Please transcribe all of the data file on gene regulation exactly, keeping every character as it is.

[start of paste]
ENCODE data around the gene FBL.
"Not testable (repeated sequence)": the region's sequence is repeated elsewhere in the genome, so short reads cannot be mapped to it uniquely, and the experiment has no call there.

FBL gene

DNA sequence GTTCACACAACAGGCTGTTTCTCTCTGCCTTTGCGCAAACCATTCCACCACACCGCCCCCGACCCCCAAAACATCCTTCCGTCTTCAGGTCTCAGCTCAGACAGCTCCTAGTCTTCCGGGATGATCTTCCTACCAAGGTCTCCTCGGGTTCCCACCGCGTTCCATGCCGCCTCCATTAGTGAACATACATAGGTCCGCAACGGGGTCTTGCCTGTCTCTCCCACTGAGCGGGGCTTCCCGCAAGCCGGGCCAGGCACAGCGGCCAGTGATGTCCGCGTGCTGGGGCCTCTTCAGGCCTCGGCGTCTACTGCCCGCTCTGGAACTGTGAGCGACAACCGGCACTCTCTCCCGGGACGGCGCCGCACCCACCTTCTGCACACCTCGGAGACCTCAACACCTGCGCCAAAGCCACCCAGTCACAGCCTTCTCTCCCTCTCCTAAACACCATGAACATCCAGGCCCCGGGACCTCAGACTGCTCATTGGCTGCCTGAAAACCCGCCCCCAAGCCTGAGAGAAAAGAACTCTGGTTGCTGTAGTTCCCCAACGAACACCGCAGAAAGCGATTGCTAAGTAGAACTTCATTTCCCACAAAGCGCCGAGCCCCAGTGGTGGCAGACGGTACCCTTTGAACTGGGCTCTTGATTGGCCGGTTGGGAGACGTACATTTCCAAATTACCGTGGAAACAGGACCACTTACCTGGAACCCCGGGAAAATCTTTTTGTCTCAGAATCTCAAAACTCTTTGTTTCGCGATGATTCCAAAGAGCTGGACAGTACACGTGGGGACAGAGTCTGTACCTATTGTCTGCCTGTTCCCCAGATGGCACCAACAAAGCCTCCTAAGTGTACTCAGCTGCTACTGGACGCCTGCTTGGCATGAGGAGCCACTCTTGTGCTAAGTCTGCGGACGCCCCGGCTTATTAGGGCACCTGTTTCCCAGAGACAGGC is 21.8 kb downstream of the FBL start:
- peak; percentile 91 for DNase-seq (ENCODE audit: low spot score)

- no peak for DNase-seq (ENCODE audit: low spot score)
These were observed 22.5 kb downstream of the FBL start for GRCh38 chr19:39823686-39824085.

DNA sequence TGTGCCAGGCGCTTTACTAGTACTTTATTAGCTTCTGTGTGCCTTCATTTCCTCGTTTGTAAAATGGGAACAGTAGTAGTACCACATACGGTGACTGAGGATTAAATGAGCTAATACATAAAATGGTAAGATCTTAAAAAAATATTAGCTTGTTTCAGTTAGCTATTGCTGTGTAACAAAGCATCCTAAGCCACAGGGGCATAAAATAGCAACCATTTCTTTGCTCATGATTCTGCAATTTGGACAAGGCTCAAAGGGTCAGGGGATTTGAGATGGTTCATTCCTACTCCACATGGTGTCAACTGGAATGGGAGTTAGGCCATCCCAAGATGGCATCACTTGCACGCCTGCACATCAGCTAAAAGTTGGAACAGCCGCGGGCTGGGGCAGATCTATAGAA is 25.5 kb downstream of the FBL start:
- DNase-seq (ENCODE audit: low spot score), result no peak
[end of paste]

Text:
ENCODE data around the gene FBL.
"Not testable (repeated sequence)": the region's sequence is repeated elsewhere in the genome, so short reads cannot be mapped to it uniquely, and the experiment has no call there.

FBL gene

DNA sequence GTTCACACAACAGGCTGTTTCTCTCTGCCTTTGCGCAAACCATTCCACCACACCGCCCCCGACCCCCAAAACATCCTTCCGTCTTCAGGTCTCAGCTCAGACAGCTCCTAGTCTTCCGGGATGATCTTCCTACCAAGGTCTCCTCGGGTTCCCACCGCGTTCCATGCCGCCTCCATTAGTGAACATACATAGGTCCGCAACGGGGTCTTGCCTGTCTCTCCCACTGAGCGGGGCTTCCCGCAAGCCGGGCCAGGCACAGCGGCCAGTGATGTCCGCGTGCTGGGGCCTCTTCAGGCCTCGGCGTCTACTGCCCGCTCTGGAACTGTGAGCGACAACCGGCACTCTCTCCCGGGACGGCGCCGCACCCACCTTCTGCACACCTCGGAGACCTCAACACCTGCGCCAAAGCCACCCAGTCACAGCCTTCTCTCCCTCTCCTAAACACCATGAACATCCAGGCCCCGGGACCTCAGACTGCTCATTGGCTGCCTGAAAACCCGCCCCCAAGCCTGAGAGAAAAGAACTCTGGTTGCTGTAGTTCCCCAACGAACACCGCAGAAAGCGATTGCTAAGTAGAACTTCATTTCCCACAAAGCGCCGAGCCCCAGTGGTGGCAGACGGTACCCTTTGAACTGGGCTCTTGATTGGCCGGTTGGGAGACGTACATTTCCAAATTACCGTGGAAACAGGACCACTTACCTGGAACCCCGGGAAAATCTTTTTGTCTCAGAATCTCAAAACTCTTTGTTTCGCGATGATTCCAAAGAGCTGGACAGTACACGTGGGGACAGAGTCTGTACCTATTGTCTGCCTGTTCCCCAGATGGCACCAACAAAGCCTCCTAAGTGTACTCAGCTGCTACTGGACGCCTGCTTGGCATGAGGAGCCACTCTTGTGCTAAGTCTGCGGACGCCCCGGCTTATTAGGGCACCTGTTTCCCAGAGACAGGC is 21.8 kb downstream of the FBL start:
- peak; percentile 91 for DNase-seq (ENCODE audit: low spot score)

- no peak for DNase-seq (ENCODE audit: low spot score)
These were observed 22.5 kb downstream of the FBL start for GRCh38 chr19:39823686-39824085.

DNA sequence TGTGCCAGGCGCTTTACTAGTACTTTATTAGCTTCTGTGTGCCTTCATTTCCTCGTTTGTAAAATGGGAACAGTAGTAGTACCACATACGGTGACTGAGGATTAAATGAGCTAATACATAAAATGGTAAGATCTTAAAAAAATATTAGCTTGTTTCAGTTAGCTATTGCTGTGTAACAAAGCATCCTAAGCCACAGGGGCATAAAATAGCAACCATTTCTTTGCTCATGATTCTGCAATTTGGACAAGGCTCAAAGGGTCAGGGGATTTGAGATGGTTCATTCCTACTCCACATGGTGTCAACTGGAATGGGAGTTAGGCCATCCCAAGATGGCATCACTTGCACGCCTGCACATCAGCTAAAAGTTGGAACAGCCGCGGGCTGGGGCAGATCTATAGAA is 25.5 kb downstream of the FBL start:
- DNase-seq (ENCODE audit: low spot score), result no peak